Menopause. The dreaded “M” word. It’s a natural change that all women must face at one point in their lives, yet most of us still dread it. It often also comes hand in hand with unfortunate symptoms such as hot flushes, weight gain, lack of libido, moodiness, depression, fatigue, lack of short term memory and insomnia (just to name a few). It can also increase a woman’s chances of developing conditions such as osteoporosis, heart disease and diabetes.
But it’s not all bad news. Thankfully there are things we can do to prevent or minimise the negative side effects of menopause. Incorporating regular exercise into your schedule can help manage depression, moodiness, stress and weight gain. It can also help decrease your risk of developing osteoporosis, heart disease and diabetes later in life. Here’s all you need to know about menopause and exercise.
Managing depression, moodiness and stress
Mood swings is a symptom often associated with menopause. While every woman’s experience is different, many report an increase in moodiness, depression, stress and anxiety. This is often thought to be caused by the change in hormone levels. However, other symptoms such as sleep deprivation and nightly hot flushes can also impact a person’s ability to cope with everyday life. The good news is that exercise (particularly aerobic exercise) can help. It encourages the production of ‘feel-good’ brain chemicals such as serotonin and endorphins that can help improve mood and reduce stress and depression.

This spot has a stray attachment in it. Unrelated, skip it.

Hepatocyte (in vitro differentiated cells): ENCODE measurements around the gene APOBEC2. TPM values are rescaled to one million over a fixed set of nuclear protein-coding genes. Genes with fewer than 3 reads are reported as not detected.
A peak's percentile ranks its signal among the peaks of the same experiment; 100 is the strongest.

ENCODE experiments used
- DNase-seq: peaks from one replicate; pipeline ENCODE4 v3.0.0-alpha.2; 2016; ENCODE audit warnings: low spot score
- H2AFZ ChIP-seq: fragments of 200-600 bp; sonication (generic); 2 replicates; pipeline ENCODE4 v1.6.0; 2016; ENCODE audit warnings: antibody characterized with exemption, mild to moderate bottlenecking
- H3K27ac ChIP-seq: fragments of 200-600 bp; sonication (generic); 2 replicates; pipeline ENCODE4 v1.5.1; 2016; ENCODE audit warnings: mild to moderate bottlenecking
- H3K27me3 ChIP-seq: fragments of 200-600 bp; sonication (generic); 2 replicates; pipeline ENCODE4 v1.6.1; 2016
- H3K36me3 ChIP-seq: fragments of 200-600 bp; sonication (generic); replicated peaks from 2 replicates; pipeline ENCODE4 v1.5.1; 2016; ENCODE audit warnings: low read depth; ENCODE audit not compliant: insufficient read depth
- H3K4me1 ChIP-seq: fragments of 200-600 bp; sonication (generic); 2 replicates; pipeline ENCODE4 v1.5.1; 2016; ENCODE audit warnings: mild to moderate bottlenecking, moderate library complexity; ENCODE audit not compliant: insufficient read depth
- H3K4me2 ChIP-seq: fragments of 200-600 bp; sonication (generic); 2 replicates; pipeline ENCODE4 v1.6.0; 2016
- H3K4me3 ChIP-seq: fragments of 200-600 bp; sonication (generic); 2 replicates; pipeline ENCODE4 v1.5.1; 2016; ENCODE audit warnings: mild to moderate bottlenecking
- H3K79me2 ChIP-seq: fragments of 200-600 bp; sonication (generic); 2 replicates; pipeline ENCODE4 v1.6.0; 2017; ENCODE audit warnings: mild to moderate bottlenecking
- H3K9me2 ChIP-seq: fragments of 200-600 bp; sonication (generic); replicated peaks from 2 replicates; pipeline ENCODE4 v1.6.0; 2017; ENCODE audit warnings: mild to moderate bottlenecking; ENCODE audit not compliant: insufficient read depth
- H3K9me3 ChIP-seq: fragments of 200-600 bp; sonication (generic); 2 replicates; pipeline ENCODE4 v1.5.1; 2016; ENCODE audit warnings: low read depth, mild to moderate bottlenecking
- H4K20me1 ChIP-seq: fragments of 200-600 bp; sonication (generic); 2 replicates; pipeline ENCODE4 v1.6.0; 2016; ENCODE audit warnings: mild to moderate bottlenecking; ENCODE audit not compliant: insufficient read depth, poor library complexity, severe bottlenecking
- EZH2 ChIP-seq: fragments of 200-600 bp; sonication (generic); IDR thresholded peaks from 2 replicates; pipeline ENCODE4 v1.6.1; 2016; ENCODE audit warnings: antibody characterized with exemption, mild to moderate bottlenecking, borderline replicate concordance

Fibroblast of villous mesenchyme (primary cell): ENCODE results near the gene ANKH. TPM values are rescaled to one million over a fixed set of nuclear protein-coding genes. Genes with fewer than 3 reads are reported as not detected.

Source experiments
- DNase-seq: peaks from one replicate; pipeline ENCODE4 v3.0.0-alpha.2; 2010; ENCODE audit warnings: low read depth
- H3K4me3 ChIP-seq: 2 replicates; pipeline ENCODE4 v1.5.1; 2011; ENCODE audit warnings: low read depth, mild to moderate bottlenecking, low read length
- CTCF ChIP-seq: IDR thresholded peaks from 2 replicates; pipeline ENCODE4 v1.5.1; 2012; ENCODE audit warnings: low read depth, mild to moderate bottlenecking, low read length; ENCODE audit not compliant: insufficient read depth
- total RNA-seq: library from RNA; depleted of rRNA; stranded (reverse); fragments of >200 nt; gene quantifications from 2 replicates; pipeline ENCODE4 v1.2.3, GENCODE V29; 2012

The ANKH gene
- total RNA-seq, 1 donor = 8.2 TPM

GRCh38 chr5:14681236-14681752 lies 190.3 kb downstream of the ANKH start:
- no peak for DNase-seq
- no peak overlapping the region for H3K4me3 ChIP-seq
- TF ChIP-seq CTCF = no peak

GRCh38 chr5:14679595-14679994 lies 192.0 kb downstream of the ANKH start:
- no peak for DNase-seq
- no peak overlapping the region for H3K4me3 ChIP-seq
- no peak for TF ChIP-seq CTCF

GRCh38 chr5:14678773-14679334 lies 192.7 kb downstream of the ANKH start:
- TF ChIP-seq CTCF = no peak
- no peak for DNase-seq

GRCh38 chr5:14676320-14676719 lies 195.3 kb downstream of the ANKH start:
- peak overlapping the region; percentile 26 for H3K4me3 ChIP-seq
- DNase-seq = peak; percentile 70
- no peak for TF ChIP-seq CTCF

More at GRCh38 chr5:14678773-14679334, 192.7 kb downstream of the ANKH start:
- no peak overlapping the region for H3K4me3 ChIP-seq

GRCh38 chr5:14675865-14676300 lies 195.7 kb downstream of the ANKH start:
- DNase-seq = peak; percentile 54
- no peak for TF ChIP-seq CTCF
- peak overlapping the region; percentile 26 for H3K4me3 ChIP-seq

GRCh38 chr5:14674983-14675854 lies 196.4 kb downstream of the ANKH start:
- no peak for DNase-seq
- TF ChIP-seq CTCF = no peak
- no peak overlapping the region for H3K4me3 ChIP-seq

Avoiding Weight Gain during Menopause
Another change that woman often experience during menopause is weight gain and loss of muscle. This can be caused by the change in hormone levels as well as a slowing metabolic rate as we age. However, menopause and weight gain do not have to go hand in hand. Incorporating healthy habits such as a balanced diet and regular exercise can help combat these symptoms and keep your weight in check.
Decreasing your Risk of Heart Disease and Diabetes
After menopause, many women find their body has developed a tendency to store weight around their stomach. Even those who previously considered themselves to be a “pear” shape (gaining weight first in their legs and hips) find this can change. This increase in abdomen and visceral fat (body fat that is stored around the internal organs) combined with the change in hormone levels can increase the chances of developing conditions such as heart disease and diabetes. Regular exercise can help reduce this risk by reducing the amount of fat gained in these areas.
Treating or Decreasing Your Risk of Osteoporosis
Osteoporosis is a condition where the bones become brittle and fragile. As a result, they become much more prone to breaking or fractures. A drop of particular hormones during and after menopause increases a woman’s risk of developing the condition. In contrast, weight bearing exercises (such as strength training, walking and jogging) can help increase bone density and prevent conditions such as osteoporosis. Balance exercises can also help by avoiding falls.
If you have already been told by your doctor that you have osteoporosis, then proceed with care. Avoid high impact exercises that could increase your risk of falling.
If you have any further questions, please feel welcome to speak to one of our personal trainers.